CHARLOTTE, N.C. -- The media shuttle dropped me off in the Quail Hollow Club parking lot here Tuesday morning. I had just flown in from Pittsburgh (and boy were my arms tired--no, don't write that!).
I went directly from the airport to the course and hadn't taken five steps from the van before a cart pulled up carrying Wells Fargo Championship executive director Kym Hougham.
So I stopped to say hello and shake hands, since I had missed this tournament last year due to knee surgery. Hougham is one of the most engaging tournament directors on Tour, and not coincidentally, one of the best.
Before I could get a second sentence out, here comes pro golfer Harold Varner III and his entourage. Harold had just finished a press conference in the media center and, seeing Hougham, wanted to say thanks. Kym asked how the press session went and Harold said with a grin, "Pretty good. I don't think I said any bad words."
Sorry I missed it, I just flew in, I told Harold, and reminded him who I was. I've written about him a few times, for sure at Silverado last fall. He is an engaging guy and, best of all, a total golf junkie. I mentioned that my son missed getting into the Wells Fargo Championship by two shots in the Monday qualifier and Harold replied, "That was at my home track."
The qualifier was played at Gaston Country Club and yes, Varner is the pride of Gaston. He was born in Akron, Ohio, but grew up in Gaston, N.C., played college golf at East Carolina University.
Too bad you weren't available for hire yesterday, I joked. "Yeah," Harold said, "I was still in New Orleans trying to stay dry." The Zurich Classic stop there was shortened to 54 holes and the tournament had to go to Monday afternoon to even get that much golf in and finish it. Brian Stuard won in a playoff. Varner finished eighth and impressively won $203,000.
Varner is another example of how much golf talent is out there waiting for a chance. There are two games in pro golf. One is playing well enough to get through the door onto a tour, any tour--Web.com or PGA Tour. There are a lot of players trying to squeeze through a tiny door. The second is taking advantage of the opportunity if and when you get it, even though the odds are stacked against you due to late tee times, course knowledge and the pressure of needing the money when you're playing against well-fed millionaires.
Varner squeaked through in the 25th spot last year on the Web.com Tour, scoring the final PGA Tour card for 2016. All that got him was a low spot in the Tour's priority ranking but here we are, the season is half over, and Varner is coming off back-to-back top-10 finishes (he's had three this year) and has won just over $800,000, so he'll be exempt in 2017, too.
He's not some novelty act. He attracts media attention because of his skin color and the fact that golf has so few black faces. He's not here for that or because of that. He's here to play golf, and not only has he earned every bit of his success, he's looking more and more like a player who can win on this Tour. He is on his way, at 25 years old, in other words. Varner is a big hitter for his size--he is only 5 feet 8 inches but he's strong.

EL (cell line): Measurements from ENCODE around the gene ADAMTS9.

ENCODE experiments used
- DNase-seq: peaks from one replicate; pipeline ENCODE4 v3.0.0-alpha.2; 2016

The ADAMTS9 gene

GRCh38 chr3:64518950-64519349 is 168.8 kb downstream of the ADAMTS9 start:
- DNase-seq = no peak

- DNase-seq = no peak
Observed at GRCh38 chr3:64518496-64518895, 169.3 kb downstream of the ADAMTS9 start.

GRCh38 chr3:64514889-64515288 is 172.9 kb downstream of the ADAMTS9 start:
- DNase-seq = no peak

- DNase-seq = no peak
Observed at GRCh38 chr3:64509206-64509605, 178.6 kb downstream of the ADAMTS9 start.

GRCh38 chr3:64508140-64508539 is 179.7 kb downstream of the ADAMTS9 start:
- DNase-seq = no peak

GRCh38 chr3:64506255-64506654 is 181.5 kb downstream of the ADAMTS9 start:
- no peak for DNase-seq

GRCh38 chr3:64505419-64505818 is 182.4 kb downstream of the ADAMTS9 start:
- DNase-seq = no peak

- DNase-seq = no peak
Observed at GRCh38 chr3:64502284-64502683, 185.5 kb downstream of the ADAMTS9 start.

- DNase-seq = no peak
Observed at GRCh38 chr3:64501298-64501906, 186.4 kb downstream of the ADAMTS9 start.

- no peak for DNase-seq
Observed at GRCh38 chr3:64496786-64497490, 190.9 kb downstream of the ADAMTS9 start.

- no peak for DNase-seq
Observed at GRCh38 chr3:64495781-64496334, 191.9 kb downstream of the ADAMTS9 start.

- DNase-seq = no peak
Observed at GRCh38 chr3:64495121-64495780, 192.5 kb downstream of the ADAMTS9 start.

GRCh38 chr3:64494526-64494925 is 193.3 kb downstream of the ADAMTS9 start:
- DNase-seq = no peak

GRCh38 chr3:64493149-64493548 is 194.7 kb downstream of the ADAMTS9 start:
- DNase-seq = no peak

Who doesn't love a golf junkie? Varner was asked at his media session what clicked the last few weeks in his game. He changed putters, he said. He bought a new putter at the Edwin Watts Golf store at Hilton Head Island.
Wait, what? Tour players rarely, if ever, pay for a golf club. And rarely, if ever, visit a retail golf store. Varner does.
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"I usually go in there and just mess around," he said. "I bought an Odyssey putter, the one I putted with in college. It has the same face and it's just back to basics for me. Pretty simple. It's way more fun when you're holing putts."
The secret of golf, there it is--holing putts. Another secret is, holing putts when it matters. Playing under that pressure on the Tour, with the cameras watching, that takes some repetition. Varner is starting to get some.
"Last time I was here, I was like, Oh, it will be fine, nonchalantly," he said. "Then when I got on the first tee, I was like, This is way over my head. It's just experience. I think I'll do a lot better this week.
"The last two weeks, I felt like I've had a chance. I just haven't really had a chance with nine holes to go. I've had a chance with 18 holes to go, but you want a legit shot, like leading or one or two back with five holes left. That would be ideal. I just need to keep getting there. That's a priceless thing."
Tour golf is about getting the ball in the hole. Drive for show, you know the rest. Varner is 19th in driving distance and ninth in par-5 scoring average. That can make up for a lot of other faults. But he is only 175th in strokes gained putting. He ranks 201st in sand saves, which could be more about his putting than his bunker play. And his wedge play--right behind putting as the biggest skill on Tour--needs to be better. He ranks 184th in proximity to the hole on shots from 50 to 125 yards, the money scoring shots. There is room to improve with time, reps.
Varner likes the PGA Tour, of course. It's the big show in golf. He misses the camaraderie of the smaller tours, though, and was surprised to find himself thinking fondly of them after he got here.
"It's lonely out here, everyone kind of does their own thing, which is fine," he said. "I didn't realize how people just went about their own way. I enjoyed the Web.com Tour because you always had someone to hang out with."
He will have a following this week. Gaston, population 213,000-plus, is only 22 miles away. There will be lots of faces in his gallery, many of them familiar to Varner. He plans to "do a better job of ignoring them" while he's between the ropes, he said, and have fun with them afterwards. "Just quiet the noise, take care of business," he said.
He's a pro. Technically, and for the future as far as we can see, he's a Tour pro.